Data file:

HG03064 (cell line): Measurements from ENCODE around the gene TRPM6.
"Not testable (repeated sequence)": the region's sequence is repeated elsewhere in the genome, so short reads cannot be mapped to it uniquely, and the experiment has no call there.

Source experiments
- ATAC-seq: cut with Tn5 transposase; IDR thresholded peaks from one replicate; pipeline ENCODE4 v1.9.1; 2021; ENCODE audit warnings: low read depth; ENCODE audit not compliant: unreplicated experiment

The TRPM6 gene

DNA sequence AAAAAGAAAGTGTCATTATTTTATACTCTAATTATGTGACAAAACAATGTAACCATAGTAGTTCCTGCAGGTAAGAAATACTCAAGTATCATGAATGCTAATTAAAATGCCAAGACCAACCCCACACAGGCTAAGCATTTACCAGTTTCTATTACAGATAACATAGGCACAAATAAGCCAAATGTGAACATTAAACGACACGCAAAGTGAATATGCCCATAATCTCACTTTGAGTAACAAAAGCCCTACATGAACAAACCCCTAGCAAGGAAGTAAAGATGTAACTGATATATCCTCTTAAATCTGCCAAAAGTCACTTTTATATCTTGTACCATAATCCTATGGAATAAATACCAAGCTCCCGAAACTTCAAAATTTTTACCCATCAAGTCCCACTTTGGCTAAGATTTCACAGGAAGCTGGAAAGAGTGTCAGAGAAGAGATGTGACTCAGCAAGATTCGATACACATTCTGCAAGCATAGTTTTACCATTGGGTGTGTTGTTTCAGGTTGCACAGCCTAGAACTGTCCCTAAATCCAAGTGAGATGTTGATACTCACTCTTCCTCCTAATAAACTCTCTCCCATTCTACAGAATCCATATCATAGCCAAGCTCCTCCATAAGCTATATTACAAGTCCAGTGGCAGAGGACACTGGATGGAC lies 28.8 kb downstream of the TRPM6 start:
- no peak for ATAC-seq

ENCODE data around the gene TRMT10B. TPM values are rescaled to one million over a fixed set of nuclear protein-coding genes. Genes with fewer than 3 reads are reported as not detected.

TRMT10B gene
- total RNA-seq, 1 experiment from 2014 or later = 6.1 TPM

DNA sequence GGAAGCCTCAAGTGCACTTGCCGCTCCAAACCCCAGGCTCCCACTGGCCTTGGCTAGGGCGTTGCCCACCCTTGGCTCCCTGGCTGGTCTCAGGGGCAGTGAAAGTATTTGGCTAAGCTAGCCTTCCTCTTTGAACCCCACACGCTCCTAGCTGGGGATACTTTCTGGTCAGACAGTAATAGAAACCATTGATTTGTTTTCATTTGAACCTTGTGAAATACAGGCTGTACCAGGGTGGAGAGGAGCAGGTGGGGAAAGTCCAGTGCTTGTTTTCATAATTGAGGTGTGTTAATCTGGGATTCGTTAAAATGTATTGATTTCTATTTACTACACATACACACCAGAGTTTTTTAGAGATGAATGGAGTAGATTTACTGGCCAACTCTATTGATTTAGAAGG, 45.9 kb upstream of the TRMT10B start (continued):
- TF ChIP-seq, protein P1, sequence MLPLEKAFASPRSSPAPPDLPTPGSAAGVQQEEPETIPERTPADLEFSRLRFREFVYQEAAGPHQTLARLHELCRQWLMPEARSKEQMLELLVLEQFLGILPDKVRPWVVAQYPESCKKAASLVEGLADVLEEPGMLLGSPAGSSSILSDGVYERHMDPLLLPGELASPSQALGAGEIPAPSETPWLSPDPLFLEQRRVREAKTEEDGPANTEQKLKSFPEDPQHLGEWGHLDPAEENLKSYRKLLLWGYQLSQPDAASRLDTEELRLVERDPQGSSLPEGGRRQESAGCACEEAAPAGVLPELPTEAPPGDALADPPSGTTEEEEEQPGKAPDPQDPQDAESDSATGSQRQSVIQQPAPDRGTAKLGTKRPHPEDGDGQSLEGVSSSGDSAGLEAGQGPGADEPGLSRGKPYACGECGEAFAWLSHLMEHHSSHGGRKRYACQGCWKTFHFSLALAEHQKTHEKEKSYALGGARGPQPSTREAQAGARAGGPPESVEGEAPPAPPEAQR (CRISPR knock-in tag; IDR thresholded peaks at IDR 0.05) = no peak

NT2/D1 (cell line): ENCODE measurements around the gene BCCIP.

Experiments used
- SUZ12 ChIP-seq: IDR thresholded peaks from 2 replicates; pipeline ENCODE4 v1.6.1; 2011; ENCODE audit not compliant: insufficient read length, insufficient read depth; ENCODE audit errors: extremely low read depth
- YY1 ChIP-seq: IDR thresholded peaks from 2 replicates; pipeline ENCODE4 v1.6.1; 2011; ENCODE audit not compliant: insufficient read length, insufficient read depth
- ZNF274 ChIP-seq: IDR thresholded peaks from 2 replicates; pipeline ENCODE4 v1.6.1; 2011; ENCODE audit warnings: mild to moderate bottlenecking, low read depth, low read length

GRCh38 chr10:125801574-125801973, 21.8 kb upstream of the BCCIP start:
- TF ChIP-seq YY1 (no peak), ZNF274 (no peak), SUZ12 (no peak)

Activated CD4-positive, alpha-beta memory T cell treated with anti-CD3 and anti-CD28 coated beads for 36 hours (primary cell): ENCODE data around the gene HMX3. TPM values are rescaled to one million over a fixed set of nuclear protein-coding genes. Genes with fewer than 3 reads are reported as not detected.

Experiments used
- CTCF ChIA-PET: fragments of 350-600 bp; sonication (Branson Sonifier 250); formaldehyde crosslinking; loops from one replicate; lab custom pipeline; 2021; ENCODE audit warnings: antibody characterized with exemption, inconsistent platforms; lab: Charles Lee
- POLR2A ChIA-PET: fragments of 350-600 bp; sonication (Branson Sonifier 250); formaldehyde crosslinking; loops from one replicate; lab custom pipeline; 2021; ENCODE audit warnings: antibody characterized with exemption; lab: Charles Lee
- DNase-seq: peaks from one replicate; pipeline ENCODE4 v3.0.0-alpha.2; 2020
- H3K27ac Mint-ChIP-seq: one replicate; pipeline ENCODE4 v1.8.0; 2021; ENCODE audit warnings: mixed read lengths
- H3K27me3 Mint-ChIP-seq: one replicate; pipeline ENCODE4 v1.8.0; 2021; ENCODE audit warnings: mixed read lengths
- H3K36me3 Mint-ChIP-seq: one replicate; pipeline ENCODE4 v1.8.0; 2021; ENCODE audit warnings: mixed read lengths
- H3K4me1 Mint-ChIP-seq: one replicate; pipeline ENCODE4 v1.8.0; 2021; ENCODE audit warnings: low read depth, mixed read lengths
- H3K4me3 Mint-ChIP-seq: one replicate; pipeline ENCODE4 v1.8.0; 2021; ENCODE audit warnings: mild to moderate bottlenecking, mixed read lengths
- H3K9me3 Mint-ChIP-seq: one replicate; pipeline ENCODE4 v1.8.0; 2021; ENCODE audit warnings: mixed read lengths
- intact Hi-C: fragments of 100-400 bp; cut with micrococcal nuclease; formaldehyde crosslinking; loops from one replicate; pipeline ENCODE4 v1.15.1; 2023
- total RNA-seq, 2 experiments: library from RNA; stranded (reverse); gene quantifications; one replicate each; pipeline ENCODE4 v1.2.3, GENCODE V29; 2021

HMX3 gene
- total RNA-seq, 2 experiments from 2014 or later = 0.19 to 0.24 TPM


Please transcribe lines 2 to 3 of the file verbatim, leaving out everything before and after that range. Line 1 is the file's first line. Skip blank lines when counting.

"Not testable (repeated sequence)": the region's sequence is repeated elsewhere in the genome, so short reads cannot be mapped to it uniquely, and the experiment has no call there.

Source experiments